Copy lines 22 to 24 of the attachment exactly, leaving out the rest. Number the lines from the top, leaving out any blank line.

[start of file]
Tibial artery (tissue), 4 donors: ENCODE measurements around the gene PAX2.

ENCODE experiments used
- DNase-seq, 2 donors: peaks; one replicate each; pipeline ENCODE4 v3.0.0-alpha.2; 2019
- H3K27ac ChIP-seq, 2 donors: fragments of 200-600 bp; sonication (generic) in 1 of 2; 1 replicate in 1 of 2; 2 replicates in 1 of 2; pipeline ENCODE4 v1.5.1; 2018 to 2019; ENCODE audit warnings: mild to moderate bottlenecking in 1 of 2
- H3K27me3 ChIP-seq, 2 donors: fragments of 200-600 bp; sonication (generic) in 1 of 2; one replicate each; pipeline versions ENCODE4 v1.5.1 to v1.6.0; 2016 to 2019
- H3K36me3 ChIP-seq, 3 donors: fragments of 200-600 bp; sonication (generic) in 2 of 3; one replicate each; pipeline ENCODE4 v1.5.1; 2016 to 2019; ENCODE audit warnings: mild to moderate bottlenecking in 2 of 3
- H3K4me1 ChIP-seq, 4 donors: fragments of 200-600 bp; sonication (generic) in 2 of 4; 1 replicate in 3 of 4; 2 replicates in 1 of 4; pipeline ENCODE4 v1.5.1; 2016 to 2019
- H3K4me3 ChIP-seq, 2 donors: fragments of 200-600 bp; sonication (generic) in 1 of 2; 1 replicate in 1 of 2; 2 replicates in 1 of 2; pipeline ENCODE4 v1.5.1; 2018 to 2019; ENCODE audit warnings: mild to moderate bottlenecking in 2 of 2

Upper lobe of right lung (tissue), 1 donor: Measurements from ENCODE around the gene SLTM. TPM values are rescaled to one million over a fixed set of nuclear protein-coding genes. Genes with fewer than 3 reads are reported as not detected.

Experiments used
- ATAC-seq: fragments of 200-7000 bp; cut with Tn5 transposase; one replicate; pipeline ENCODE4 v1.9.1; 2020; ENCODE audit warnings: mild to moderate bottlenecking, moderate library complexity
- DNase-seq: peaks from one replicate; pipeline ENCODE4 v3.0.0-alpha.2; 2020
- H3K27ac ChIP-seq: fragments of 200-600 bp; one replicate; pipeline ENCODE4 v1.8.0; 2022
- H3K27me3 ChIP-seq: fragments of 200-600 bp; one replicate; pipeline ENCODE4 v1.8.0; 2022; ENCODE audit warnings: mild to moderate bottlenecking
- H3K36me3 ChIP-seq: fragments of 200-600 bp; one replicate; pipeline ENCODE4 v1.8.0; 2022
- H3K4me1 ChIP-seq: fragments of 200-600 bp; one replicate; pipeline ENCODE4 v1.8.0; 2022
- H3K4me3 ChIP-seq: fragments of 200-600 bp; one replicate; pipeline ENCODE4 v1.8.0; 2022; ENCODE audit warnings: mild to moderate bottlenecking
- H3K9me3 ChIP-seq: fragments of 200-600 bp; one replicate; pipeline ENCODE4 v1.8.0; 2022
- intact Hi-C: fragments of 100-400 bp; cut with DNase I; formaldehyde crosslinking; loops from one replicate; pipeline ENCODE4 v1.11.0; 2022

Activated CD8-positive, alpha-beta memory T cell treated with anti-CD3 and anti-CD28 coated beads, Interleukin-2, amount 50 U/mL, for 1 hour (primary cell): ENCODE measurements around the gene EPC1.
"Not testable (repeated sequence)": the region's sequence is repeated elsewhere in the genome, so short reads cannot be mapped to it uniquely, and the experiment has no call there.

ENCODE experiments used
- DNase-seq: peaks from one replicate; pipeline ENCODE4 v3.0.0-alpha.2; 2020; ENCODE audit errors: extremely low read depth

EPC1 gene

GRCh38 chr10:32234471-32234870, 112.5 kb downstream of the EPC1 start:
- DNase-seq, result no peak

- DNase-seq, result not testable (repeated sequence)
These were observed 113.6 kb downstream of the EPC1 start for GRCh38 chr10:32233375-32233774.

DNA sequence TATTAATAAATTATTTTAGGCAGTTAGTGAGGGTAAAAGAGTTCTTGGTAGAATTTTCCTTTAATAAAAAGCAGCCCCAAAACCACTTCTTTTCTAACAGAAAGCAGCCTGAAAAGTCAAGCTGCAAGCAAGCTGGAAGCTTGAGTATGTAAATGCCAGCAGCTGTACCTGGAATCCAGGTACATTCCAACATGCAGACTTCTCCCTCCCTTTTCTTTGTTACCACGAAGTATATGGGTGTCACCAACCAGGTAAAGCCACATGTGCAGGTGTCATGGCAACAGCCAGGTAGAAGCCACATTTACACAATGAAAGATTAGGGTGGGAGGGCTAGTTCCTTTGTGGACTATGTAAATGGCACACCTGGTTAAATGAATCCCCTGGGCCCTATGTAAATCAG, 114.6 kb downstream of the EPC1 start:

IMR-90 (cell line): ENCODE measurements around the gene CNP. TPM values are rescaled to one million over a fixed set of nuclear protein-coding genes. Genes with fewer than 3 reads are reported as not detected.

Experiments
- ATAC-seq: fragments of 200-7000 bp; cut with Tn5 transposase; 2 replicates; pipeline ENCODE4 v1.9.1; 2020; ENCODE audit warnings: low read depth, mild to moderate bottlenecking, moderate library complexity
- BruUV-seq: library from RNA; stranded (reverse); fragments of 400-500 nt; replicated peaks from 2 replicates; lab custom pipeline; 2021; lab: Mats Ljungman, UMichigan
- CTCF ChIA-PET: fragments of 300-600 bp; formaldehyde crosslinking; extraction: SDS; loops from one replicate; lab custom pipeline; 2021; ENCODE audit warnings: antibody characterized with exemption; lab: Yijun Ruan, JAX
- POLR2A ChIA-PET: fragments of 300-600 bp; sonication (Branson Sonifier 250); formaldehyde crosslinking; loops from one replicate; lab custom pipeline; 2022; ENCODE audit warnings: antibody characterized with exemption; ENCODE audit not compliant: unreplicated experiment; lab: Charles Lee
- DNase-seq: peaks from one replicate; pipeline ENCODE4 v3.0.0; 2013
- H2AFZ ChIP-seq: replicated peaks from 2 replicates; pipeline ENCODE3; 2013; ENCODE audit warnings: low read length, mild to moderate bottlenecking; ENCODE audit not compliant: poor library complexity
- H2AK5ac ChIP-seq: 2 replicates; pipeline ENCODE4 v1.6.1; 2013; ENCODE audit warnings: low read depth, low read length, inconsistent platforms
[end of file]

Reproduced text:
ENCODE experiments used
- DNase-seq: peaks from one replicate; pipeline ENCODE4 v3.0.0-alpha.2; 2020; ENCODE audit errors: extremely low read depth

EPC1 gene